I have sometimes wondered what some of our great modern artists would do with computers. How would Paul Klee, Pablo Picasso, or Miro interact with our current computer technology? The thought doesn’t impact my appreciation and enjoyment of their work but I find it interesting to think about.
The Smithsonian National Portrait Gallery has a new show about the work of the great modernist, Alexander Calder called Calder Portraits, A New Language. Calder was a well known artist with a long and productive career. The Washington DC area is fortunate to have a number of his works including a wonderful room at the National Gallery of Art devoted to Calder’s work. This show at the Portrait Gallery focuses on one aspect of his work which is fantastic portraits that just happen to be made of wire.
Calder during the early part of his career started making wire portraits and line drawings of his friends, fellow artists and many well known figures of his time. For example, there is a wonderful large scale drawing of the playwright Arthur Miller. (Calder and Miller were neighbors in Connecticut)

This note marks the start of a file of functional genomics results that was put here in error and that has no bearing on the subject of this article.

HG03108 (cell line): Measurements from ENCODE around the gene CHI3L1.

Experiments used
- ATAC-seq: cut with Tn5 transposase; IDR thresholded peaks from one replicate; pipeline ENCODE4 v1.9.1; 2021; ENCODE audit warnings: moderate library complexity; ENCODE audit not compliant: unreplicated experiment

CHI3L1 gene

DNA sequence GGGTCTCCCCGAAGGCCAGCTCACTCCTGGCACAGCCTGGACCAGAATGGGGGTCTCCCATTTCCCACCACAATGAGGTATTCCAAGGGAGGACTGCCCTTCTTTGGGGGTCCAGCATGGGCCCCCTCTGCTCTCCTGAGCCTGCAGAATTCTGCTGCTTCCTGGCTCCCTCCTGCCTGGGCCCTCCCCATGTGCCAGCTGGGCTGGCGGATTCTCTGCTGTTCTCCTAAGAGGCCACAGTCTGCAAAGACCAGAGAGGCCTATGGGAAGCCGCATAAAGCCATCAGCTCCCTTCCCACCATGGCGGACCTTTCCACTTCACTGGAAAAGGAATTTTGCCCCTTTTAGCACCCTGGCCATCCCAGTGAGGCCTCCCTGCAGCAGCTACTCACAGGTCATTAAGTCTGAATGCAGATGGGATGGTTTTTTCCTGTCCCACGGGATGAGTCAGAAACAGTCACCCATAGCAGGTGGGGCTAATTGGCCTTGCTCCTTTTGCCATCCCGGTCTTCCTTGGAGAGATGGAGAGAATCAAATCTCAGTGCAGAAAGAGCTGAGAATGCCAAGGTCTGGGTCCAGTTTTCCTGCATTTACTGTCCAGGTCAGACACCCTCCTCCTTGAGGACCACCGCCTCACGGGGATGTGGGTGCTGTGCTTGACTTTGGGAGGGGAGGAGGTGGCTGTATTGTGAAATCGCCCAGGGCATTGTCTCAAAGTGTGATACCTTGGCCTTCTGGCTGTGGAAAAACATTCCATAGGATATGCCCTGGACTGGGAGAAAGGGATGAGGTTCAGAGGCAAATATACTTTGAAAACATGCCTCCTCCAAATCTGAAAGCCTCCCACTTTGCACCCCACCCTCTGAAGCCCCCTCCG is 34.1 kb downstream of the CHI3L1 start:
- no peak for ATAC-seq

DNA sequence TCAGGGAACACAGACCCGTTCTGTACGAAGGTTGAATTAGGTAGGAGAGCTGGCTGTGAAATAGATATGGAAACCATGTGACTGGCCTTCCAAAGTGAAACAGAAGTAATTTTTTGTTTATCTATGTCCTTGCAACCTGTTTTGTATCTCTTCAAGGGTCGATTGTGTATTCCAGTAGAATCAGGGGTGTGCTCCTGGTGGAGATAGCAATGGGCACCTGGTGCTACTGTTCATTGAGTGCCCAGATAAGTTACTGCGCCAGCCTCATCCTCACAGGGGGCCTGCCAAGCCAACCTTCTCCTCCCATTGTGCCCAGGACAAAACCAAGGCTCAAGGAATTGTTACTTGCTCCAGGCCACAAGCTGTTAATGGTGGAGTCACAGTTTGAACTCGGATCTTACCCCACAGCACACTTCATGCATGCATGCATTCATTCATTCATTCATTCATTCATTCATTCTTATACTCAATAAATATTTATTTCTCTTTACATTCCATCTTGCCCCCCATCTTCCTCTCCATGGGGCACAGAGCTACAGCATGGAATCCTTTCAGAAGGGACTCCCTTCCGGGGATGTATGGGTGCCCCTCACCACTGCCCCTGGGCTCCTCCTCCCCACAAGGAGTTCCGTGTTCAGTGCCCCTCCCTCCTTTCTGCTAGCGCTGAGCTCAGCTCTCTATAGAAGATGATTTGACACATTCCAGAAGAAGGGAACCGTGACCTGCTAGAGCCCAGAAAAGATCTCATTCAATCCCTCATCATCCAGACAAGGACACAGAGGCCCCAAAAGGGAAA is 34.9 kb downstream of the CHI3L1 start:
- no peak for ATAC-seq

I’ve known about this part of Calder’s work for years but what I didn’t know was that he created preparatory studies for them. The portraits feel spontaneous and quick. The studies allowed him to focus on a key feature of his subject and pare the sculpture down to it’s more elementary form. The results and our enjoyment of them are a testament to his passion and skill as an artists. They are as has been described in a recent Washington Post review full of whimsical intelligence.
I appreciated this window into the personal life of Calder . The wire sculptures were a means to communicate his experience of his friends and colleagues to the world. They were his network. His tech was wire, paper and his superb eye. That is enough to enchant!
More Information on Calder: